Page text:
When considering alternatives to selling a business, many business owners or their advisors may be quick to disregard selling to an employee stock ownership plan (ESOP). There have certainly been instances in which ESOPs were unsuccessful for a variety of reasons, but more often than not, disregard for this exit strategy stems from preconceived notions based on inaccuracies or a lack of technical knowledge. This article discusses six common myths associated with selling to an ESOP.
1) ESOPs can only be established for C corporations
This would have been true more than 20 years. In 1996, a change in US regulations permitted S Corps to be owned by an ESOP. Today, an ESOP can own both C Corp and S Corp company stock. Furthermore, favorable tax benefits exist for both structures as well.
2) Sensitive information must be divulged
One might assume that those with economic interest in the company, in this case – the employees, receive complete (and often sensitive) financial details. This is not the case with ESOPs. There is no requirement that corporate financial or personnel data be shared with the general employee population. Any level of disclosure is at the discretion of management, as is generally the case with any privately held business.
3) Loss of executive decision making
References to ‘employee owned’ can spur images of lengthy town hall meetings, with everyone clutching a Styrofoam cup of coffee in one hand and angrily shaking their other fist while demanding that their two cents be heard. In actuality, key decision making remains with the management team after selling to an ESOP. In this regard, job preservation of key employees and retention of company leadership often serve as very compelling benefits of selling to an ESOP.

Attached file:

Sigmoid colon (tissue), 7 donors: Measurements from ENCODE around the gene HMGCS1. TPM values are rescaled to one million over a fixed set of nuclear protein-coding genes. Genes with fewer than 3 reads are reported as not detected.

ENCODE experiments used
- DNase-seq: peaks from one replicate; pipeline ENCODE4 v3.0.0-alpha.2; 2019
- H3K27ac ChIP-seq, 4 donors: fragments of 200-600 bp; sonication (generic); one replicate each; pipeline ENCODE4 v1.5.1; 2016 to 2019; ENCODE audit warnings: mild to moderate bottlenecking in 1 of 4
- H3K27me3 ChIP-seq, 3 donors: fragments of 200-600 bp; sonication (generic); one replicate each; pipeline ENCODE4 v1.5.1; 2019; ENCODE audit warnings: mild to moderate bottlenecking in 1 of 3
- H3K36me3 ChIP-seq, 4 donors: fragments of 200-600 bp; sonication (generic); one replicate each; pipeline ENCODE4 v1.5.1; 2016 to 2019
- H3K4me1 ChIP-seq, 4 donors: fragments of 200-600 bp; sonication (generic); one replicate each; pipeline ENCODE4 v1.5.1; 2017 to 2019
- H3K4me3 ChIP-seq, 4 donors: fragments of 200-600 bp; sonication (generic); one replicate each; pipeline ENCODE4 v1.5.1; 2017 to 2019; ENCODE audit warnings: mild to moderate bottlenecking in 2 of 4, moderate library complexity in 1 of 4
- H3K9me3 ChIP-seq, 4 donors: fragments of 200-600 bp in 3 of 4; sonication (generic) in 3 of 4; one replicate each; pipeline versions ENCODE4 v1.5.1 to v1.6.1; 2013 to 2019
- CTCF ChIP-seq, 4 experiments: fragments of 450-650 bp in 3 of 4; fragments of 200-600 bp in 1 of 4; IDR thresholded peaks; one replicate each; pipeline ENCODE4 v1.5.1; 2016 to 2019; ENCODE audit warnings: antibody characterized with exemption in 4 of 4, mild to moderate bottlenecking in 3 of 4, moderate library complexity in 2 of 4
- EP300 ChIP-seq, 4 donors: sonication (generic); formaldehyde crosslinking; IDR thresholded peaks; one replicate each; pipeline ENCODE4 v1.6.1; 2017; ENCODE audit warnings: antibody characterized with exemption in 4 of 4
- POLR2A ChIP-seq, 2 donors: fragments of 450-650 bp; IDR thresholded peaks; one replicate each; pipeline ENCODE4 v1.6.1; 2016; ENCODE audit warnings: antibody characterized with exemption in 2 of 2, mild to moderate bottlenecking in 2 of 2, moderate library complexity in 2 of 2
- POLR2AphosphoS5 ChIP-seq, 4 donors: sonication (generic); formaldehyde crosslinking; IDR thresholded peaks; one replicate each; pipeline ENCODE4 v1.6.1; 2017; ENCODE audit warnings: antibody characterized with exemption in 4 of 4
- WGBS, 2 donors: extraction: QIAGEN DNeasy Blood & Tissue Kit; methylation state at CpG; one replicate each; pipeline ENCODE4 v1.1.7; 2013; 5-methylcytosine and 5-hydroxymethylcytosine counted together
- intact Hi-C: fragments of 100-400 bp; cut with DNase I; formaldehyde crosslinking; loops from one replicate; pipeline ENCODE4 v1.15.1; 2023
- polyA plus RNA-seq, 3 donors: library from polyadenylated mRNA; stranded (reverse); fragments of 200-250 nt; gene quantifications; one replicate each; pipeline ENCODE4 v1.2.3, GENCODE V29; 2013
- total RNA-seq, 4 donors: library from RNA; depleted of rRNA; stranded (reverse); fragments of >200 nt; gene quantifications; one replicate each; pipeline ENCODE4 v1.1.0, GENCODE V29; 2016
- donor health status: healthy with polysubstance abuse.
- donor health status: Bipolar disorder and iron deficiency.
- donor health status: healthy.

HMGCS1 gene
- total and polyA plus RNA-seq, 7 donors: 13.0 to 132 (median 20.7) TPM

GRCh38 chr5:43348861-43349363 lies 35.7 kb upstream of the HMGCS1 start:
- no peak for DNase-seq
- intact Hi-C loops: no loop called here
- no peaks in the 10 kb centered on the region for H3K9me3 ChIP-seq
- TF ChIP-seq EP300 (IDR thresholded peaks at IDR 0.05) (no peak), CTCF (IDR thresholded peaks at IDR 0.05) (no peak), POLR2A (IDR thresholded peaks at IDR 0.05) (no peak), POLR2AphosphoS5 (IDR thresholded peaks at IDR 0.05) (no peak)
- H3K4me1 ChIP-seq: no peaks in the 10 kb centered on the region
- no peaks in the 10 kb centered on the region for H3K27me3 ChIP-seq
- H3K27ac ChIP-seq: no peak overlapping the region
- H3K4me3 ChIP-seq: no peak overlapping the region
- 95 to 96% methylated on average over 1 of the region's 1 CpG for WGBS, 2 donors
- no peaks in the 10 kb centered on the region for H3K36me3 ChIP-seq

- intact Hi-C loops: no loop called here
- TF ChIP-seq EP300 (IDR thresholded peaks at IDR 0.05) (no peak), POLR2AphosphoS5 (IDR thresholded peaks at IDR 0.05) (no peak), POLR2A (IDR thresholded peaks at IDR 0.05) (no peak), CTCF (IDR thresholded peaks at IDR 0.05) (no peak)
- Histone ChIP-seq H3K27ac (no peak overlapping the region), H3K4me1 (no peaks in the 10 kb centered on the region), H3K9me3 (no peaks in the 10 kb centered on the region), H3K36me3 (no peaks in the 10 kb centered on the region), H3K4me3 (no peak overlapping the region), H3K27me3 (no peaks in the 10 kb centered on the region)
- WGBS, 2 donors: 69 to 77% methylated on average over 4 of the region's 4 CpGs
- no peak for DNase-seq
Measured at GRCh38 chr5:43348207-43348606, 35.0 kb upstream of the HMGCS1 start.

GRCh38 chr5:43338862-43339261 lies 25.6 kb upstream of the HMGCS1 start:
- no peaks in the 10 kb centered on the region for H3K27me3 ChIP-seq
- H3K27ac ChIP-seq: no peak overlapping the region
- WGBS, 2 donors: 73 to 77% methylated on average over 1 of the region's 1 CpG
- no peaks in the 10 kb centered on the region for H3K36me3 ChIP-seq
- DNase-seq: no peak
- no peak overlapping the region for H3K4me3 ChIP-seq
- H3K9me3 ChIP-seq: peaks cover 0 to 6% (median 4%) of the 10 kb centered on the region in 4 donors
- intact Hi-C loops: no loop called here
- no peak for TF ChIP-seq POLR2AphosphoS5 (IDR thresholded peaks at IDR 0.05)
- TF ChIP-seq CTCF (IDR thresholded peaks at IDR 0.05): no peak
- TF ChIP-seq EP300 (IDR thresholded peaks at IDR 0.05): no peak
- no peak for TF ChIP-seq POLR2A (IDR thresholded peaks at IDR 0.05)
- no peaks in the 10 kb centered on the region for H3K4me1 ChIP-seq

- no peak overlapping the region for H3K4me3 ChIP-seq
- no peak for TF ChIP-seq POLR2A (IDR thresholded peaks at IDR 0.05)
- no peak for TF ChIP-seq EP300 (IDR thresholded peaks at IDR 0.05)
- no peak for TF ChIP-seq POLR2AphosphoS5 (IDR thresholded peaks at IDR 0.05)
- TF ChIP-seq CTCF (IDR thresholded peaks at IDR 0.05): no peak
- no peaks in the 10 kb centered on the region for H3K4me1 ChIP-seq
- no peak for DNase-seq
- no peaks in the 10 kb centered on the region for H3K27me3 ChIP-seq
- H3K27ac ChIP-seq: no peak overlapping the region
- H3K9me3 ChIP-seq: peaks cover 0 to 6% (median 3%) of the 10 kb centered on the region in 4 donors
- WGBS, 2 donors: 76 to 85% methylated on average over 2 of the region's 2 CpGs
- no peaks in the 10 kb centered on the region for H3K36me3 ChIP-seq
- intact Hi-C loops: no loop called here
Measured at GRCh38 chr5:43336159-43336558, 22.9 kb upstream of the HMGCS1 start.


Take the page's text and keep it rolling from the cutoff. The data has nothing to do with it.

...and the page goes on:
4) An ESOP must buy at least 30% of a company
In reality, an ESOP can buy as much or as little of a company’s stock as a business owner wishes to sell. The origin of the 30% myth stems from the favorable tax incentives afforded to business owners who choose to sell at least 30% of a company’s stock to an ESOP. While there may not be a required minimum percentage of shares sold, companies contemplating a sale to an ESOP should assess the most appropriate capital structure and the highest and best use of cash for the business moving forward.
5) The ESOP can’t pay the same price as other buyers
An ESOP will pay fair market value. Generally, strategic buyers are able to come in with the highest bid because of their ability to generate synergistic value through cost savings via consolidation. Whether selling to a strategic buyer or a financial buyer (i.e. a private equity fund), the selling shareholders would incur a capital gains tax at the time of the sale. A business owner who sells stock to an ESOP may be able to elect a capital gains tax deferral, which can actually result in realizing net proceeds that are equivalent to, or greater than, the proceeds received in selling to another buyer after tax.
6) ESOPs are difficult for employees to understand and appreciate
The first part of this myth holds some truth. Most employees are immersed in their role in the company and remain unfamiliar with the concept of ESOPs. However, with appropriate education and a communication strategy, employees will come to understand how an ESOP works and greatly appreciate its benefits. In fact, many ESOP companies report increased productivity and employee satisfaction.
As is the case with any critical decision, it is important to have all of the facts to ensure a decision is made based on complete and accurate information. Since most companies and advisors likely have only limited knowledge with ESOPs, it is important to seek the help of experienced ESOP professionals.